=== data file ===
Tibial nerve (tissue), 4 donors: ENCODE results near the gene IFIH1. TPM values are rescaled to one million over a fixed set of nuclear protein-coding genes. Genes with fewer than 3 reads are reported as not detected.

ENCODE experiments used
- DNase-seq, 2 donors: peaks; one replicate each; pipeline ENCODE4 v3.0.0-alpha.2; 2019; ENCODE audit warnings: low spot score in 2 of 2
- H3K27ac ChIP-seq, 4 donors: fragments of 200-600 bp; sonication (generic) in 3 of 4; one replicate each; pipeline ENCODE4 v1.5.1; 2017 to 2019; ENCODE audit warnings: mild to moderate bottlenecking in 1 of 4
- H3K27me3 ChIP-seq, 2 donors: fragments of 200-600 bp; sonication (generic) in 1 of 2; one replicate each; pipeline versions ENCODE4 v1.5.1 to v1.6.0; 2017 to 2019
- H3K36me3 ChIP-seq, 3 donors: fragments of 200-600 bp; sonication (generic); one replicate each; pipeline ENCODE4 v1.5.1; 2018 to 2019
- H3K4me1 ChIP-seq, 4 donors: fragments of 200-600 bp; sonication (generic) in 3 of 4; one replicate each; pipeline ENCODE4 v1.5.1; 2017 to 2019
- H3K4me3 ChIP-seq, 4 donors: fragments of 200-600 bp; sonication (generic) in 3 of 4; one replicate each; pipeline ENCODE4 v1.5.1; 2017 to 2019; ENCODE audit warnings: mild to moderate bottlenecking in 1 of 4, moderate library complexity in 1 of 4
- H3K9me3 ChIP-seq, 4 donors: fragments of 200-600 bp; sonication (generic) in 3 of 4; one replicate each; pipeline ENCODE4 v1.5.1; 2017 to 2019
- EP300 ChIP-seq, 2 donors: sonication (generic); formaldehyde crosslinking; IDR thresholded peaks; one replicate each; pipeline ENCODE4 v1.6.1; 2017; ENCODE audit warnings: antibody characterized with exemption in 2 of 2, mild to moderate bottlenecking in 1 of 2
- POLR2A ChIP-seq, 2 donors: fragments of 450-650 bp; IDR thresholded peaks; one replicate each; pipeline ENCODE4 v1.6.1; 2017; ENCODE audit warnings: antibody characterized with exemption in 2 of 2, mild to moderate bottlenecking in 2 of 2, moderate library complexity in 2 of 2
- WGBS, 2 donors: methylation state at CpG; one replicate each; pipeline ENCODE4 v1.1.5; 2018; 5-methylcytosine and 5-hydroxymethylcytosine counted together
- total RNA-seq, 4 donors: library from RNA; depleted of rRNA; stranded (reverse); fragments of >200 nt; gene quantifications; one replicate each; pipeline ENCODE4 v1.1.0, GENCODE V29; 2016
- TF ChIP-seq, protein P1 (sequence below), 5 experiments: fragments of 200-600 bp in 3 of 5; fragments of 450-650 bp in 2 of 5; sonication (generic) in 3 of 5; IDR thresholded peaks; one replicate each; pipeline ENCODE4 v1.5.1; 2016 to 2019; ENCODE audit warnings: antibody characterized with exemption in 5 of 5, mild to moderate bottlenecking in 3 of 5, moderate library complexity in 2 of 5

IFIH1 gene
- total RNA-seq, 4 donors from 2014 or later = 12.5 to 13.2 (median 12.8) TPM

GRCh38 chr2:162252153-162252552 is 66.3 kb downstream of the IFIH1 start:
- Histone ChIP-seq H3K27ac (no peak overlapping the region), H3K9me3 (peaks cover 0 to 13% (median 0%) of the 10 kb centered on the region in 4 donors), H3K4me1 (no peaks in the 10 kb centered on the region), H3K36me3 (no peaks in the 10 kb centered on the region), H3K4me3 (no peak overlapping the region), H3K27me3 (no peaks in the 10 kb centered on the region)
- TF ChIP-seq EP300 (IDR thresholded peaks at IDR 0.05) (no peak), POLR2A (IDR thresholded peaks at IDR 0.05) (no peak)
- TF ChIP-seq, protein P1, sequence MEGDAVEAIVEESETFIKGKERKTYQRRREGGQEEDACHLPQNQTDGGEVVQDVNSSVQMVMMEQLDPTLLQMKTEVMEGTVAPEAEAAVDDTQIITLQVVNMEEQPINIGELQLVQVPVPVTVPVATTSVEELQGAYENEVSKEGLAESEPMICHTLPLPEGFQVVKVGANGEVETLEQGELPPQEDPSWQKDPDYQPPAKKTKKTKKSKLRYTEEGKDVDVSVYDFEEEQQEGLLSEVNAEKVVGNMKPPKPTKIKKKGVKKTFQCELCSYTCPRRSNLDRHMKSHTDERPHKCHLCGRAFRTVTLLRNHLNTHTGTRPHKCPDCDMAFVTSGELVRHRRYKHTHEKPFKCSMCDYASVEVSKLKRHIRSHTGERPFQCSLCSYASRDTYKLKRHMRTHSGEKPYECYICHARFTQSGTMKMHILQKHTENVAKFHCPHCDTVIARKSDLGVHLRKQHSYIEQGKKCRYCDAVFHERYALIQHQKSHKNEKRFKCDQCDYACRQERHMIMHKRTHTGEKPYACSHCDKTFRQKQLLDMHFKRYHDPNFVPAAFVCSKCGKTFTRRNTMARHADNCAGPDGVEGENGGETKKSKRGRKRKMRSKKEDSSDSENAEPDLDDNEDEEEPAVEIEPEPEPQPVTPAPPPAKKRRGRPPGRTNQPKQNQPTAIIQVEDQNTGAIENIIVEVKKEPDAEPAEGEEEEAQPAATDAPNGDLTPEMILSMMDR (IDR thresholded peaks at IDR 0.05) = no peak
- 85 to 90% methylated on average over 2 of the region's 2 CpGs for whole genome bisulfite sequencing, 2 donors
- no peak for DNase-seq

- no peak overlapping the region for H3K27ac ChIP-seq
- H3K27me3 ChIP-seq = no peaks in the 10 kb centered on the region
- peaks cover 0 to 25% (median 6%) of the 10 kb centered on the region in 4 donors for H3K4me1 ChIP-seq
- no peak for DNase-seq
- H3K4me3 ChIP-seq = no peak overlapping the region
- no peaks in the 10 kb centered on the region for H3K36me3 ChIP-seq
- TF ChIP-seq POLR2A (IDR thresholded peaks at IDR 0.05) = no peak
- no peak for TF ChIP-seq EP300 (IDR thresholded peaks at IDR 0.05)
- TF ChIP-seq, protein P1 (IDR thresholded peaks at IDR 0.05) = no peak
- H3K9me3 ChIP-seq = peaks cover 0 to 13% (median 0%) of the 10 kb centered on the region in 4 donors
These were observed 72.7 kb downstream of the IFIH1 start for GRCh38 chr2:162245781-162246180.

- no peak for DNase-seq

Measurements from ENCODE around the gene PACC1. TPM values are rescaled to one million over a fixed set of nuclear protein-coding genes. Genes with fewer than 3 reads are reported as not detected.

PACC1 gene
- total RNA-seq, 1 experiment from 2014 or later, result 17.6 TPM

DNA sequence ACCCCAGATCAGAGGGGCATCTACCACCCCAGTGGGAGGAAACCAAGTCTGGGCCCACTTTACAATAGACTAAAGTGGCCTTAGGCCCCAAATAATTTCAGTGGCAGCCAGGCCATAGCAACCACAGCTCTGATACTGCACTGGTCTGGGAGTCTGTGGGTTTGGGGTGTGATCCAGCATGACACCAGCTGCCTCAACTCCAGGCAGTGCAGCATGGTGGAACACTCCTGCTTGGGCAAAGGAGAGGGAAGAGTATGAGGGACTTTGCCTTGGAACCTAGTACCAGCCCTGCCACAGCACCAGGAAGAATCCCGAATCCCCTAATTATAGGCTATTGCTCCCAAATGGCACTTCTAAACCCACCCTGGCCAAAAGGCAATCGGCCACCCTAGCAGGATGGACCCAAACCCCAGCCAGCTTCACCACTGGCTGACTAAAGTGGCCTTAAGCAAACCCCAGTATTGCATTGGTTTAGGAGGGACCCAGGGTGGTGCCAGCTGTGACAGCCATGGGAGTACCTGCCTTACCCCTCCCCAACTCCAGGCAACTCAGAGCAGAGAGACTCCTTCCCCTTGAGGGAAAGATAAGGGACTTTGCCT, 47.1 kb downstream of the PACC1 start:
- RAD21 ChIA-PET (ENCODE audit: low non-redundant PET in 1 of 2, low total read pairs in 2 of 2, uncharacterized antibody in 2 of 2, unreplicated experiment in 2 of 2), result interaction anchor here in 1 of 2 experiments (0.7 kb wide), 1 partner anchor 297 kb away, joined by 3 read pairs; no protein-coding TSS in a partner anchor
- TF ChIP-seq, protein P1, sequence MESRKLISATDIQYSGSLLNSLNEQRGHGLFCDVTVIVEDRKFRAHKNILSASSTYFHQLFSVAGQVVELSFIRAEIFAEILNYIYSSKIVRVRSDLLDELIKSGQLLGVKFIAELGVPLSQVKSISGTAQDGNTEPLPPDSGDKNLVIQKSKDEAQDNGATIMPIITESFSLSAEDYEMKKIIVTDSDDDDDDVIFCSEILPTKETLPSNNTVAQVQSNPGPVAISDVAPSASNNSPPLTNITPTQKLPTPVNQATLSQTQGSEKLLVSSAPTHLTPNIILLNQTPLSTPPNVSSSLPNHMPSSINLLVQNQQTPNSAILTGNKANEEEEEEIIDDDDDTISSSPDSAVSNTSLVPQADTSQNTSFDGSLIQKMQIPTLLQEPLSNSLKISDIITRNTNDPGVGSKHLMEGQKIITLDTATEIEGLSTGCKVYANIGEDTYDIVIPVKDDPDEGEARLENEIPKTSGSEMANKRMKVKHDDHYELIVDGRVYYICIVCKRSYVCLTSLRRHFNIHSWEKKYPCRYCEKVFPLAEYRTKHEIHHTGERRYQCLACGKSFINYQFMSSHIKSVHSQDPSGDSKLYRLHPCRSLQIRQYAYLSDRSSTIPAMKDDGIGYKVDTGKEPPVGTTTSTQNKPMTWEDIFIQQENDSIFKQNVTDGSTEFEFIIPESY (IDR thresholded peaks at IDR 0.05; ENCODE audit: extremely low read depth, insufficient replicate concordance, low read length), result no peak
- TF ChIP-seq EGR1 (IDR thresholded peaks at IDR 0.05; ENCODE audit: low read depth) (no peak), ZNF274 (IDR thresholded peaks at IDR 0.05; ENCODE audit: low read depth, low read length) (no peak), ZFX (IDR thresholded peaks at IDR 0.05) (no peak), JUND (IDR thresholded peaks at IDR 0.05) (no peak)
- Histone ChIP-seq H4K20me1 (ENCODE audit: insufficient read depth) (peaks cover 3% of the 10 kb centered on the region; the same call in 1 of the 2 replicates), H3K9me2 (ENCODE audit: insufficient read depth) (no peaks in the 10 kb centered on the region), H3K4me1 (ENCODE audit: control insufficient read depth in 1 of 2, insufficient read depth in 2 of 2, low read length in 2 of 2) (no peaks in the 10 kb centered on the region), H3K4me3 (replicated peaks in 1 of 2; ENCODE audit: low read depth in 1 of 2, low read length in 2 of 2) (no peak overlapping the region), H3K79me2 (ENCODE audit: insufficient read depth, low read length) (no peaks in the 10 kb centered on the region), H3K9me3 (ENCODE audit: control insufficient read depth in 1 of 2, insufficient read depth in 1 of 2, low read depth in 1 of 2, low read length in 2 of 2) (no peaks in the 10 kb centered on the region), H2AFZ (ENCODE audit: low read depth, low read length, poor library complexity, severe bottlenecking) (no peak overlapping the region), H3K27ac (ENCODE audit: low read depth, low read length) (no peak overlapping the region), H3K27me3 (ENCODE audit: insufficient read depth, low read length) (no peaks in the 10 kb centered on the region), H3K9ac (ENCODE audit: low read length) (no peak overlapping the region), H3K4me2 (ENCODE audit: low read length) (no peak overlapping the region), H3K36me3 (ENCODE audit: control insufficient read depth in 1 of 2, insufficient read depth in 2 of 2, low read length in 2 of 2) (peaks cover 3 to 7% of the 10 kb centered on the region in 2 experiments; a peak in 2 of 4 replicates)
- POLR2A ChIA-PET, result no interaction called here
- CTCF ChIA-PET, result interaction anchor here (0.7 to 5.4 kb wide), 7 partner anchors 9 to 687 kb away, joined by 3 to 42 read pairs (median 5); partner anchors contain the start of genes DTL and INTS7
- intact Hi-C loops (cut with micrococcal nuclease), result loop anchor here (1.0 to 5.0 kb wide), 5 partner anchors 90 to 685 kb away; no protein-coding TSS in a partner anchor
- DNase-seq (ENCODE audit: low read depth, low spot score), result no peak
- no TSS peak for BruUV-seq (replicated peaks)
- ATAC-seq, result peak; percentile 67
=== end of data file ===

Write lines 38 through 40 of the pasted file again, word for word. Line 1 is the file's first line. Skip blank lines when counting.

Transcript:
DNA sequence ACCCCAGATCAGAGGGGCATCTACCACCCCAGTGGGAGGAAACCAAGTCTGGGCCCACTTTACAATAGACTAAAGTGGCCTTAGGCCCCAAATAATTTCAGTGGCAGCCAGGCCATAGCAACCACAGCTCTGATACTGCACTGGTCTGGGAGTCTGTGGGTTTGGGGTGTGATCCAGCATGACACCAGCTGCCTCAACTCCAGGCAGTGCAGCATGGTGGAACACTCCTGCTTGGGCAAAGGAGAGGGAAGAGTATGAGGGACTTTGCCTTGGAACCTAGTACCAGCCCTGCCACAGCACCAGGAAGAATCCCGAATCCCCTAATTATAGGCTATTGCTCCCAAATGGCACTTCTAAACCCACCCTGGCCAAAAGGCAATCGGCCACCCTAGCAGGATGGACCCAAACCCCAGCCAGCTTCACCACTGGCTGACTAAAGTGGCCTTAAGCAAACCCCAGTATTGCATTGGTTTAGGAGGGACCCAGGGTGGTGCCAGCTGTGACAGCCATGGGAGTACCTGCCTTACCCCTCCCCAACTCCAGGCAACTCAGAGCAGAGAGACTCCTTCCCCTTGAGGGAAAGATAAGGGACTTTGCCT, 47.1 kb downstream of the PACC1 start:
- RAD21 ChIA-PET (ENCODE audit: low non-redundant PET in 1 of 2, low total read pairs in 2 of 2, uncharacterized antibody in 2 of 2, unreplicated experiment in 2 of 2), result interaction anchor here in 1 of 2 experiments (0.7 kb wide), 1 partner anchor 297 kb away, joined by 3 read pairs; no protein-coding TSS in a partner anchor
- TF ChIP-seq, protein P1, sequence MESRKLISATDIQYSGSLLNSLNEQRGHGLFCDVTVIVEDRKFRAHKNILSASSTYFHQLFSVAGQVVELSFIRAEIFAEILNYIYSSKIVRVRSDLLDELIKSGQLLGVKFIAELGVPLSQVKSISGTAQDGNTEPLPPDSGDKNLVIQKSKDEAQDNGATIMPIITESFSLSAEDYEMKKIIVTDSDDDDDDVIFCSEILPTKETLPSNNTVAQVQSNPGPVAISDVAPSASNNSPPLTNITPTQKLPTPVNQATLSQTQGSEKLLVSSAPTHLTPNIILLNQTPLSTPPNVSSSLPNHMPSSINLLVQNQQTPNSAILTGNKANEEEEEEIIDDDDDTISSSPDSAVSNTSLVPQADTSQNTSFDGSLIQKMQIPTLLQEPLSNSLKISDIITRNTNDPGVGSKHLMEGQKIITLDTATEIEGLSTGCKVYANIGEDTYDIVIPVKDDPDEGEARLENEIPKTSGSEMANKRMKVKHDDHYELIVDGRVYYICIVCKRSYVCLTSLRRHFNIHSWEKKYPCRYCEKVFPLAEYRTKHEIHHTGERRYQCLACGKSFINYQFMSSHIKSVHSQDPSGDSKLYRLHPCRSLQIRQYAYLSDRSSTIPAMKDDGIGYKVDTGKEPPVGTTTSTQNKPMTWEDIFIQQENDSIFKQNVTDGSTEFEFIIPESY (IDR thresholded peaks at IDR 0.05; ENCODE audit: extremely low read depth, insufficient replicate concordance, low read length), result no peak